Sheu and collaborators (6) found that a 17-gene membrane array-based assay could detect circulating cancer cells in 90% of NSCLC patients at different stages of disease and in 6% of healthy controls. The test was positive also in 3/20 breast cancer patients, 3/15 colorectal cancer patients and 2/12 gastric cancer cases. The sensitivity of the assay was significantly correlated with the presence of distant metastases and disease stage, with the lowest sensitivity (78.8%) found in stage I patients.
Different studies have used the folate receptor transcript as a marker to identify the CTC (7-9). In fact, folate receptor is often expressed in NSCLC cells whereas its levels of expression are usually low in blood cells. These studies have shown that by using folate receptor as a marker it is possible to discriminate between NSCLC patients, individuals with benign lung disease and healthy subjects. A sensitivity up to 77.7% and a specificity up to 89.5% for the diagnosis of NSCLC was reported (7,9). However, it must be emphasized that the sensitivity was higher for stage IV patients, while it was <70% in stage I.
The isolation by size of epithelial tumor cells (ISET) technology coupled with cytomorphological evaluation of isolated cells can allow the identification of CTC, which have been also defined as circulating non-hematologic cells (CNHCs). ISET identified CHNCs with malignant features at a significantly higher frequency in patients with malignant disease as compared with subjects with non-malignant pathologies (10). By using this approach, Ilie and coworkers (11) examined the presence of CTC in 168 patients with chronic obstructive pulmonary disease (COPD). These patients had no clinically detectable lung cancer and the presence of CTC was explored in complement to CT scan for early lung cancer diagnosis. CTC with malignant features were detected in 5/168 patients (3%) of COPD patients. CT-scan screening detected lung nodules 1 to 4 years after CTC detection in all CTC-positive COPD patients. Histopathological diagnosis following surgical resection confirmed the diagnosis of early-stage lung cancer. The patients were without tumor recurrence and without CTC 16 months after surgery thanks to this early diagnosis. Importantly, patients with COPD without CTC (n=160) as well as patients with CTC with benign features (3/168; 1.8%) did not develop lung nodules during the follow up. Although preliminary, these findings confirm the potential of CTC detection for early diagnosis of NSCLC in patients at high risk to develop lung cancer.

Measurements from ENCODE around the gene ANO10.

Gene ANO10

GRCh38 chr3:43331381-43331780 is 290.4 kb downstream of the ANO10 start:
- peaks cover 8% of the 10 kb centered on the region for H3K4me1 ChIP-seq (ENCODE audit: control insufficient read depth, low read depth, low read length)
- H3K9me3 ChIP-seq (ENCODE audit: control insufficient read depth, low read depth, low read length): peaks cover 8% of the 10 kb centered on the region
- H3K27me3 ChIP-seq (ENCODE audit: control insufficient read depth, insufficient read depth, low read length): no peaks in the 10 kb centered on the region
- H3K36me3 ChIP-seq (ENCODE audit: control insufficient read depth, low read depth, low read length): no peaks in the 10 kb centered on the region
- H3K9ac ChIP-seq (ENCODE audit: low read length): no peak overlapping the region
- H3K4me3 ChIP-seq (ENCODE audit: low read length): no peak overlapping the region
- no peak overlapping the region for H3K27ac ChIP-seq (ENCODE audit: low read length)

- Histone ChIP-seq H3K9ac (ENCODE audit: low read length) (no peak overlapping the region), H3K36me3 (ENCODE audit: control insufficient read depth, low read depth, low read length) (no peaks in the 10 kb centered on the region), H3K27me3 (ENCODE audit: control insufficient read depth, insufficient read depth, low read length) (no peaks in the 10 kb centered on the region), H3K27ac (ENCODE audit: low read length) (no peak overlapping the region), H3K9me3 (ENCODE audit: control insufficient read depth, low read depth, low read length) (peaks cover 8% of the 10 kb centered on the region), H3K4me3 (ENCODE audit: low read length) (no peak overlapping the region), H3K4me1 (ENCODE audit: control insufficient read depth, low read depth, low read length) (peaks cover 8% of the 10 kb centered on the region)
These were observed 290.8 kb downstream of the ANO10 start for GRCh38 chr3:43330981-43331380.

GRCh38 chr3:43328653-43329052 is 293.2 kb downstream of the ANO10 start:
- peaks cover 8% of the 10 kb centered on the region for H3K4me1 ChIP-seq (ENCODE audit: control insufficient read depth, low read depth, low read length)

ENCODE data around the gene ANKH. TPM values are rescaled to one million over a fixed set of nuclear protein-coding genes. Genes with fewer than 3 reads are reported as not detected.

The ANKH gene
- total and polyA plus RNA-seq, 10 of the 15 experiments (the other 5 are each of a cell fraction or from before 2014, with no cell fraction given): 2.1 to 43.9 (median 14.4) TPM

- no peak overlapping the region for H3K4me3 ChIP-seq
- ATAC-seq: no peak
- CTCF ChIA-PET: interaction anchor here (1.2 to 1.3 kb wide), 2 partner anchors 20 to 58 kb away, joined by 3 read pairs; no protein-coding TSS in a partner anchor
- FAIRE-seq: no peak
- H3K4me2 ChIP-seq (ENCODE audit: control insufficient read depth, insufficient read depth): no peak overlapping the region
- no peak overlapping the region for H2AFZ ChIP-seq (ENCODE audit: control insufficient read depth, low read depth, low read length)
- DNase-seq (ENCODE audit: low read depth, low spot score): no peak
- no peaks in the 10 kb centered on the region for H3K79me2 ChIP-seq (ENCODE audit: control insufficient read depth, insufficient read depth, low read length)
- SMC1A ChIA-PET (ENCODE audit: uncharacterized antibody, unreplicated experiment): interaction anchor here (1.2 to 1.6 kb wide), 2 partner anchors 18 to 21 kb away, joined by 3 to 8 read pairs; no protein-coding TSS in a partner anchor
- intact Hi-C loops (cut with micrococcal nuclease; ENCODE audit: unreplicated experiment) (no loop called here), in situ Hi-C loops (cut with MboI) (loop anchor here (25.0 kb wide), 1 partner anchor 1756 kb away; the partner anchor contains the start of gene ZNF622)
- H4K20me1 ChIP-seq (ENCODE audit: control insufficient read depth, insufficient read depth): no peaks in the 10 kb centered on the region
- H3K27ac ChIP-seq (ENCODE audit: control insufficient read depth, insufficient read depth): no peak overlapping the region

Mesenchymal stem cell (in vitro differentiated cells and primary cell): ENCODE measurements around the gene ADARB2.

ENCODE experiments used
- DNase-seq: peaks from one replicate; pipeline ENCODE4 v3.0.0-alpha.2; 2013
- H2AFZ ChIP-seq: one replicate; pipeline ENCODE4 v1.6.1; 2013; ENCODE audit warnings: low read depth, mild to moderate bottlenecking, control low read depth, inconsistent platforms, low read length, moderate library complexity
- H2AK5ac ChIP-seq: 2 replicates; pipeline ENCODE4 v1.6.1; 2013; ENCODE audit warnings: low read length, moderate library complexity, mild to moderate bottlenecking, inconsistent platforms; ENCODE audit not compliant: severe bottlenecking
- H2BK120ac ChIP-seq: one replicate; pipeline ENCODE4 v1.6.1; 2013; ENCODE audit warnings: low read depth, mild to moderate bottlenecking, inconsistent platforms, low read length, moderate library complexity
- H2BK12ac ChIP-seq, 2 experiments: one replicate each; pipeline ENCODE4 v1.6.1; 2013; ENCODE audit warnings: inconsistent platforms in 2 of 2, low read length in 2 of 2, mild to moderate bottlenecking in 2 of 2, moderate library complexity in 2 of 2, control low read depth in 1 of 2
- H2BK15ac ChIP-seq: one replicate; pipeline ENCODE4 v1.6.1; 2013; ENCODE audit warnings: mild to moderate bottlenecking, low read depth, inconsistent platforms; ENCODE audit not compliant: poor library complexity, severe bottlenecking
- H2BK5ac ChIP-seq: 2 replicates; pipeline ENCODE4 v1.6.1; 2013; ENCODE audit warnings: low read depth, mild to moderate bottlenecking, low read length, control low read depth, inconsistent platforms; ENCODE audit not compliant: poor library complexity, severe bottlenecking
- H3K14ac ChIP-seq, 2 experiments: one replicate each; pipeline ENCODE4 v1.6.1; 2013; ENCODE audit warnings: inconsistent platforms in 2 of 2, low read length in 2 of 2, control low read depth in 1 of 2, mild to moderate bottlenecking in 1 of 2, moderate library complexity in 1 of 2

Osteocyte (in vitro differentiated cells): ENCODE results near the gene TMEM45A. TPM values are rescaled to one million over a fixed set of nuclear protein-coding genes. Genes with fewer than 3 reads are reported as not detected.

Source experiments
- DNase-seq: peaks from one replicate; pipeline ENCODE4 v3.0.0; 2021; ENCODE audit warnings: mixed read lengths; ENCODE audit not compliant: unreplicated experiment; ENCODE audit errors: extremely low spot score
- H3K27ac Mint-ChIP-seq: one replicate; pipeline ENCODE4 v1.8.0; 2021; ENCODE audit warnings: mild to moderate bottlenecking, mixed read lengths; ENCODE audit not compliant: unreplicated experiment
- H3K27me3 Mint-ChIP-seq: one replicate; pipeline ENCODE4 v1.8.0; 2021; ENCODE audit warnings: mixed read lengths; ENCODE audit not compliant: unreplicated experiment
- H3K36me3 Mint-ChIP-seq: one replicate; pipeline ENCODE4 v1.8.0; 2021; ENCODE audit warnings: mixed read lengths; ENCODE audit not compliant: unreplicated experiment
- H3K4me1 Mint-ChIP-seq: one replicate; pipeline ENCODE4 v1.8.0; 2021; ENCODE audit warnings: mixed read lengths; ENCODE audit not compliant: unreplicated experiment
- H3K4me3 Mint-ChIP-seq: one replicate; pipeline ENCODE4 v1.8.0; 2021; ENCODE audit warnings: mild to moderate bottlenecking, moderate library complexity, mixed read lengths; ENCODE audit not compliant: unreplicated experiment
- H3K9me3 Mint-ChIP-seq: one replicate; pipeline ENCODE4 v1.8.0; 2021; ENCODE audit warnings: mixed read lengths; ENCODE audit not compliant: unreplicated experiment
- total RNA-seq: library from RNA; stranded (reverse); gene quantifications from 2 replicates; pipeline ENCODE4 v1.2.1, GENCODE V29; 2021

More recently, a size-based microfluidic chip for detecting single CTC and CTC clusters allowed for the detection of CTC in lung cancer patients with apparent high sensitivity and specificity when compared to healthy controls (82.7% sensitivity and 100% specificity) (12). Interestingly, the levels of CTC in stage I–II patients were lower as compared with patients in advanced stage or with local recurrence of the disease, thus reinforcing the need for high sensitive techniques for early diagnosis of lung cancer through CTC detection.
Detection and prognostic value of CTC in early NSCLC